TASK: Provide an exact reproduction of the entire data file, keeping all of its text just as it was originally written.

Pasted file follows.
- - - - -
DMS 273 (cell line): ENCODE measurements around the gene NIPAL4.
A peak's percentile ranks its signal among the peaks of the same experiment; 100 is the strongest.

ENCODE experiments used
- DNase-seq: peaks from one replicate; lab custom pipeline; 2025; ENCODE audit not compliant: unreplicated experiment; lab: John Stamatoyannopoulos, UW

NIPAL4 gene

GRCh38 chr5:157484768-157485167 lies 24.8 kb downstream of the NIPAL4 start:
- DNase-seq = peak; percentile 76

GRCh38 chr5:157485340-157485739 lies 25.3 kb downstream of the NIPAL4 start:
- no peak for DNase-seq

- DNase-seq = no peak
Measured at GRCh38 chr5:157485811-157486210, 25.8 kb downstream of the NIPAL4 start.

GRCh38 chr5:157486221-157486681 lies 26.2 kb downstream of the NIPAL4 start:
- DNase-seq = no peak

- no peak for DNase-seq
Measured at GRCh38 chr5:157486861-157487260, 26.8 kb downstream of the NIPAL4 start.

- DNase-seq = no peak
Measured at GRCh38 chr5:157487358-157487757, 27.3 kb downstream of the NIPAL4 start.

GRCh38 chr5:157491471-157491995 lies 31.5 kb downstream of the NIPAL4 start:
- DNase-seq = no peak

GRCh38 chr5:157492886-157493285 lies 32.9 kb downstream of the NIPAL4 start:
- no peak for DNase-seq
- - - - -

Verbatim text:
DMS 273 (cell line): ENCODE measurements around the gene NIPAL4.
A peak's percentile ranks its signal among the peaks of the same experiment; 100 is the strongest.

ENCODE experiments used
- DNase-seq: peaks from one replicate; lab custom pipeline; 2025; ENCODE audit not compliant: unreplicated experiment; lab: John Stamatoyannopoulos, UW

NIPAL4 gene

GRCh38 chr5:157484768-157485167 lies 24.8 kb downstream of the NIPAL4 start:
- DNase-seq = peak; percentile 76

GRCh38 chr5:157485340-157485739 lies 25.3 kb downstream of the NIPAL4 start:
- no peak for DNase-seq

- DNase-seq = no peak
Measured at GRCh38 chr5:157485811-157486210, 25.8 kb downstream of the NIPAL4 start.

GRCh38 chr5:157486221-157486681 lies 26.2 kb downstream of the NIPAL4 start:
- DNase-seq = no peak

- no peak for DNase-seq
Measured at GRCh38 chr5:157486861-157487260, 26.8 kb downstream of the NIPAL4 start.

- DNase-seq = no peak
Measured at GRCh38 chr5:157487358-157487757, 27.3 kb downstream of the NIPAL4 start.

GRCh38 chr5:157491471-157491995 lies 31.5 kb downstream of the NIPAL4 start:
- DNase-seq = no peak

GRCh38 chr5:157492886-157493285 lies 32.9 kb downstream of the NIPAL4 start:
- no peak for DNase-seq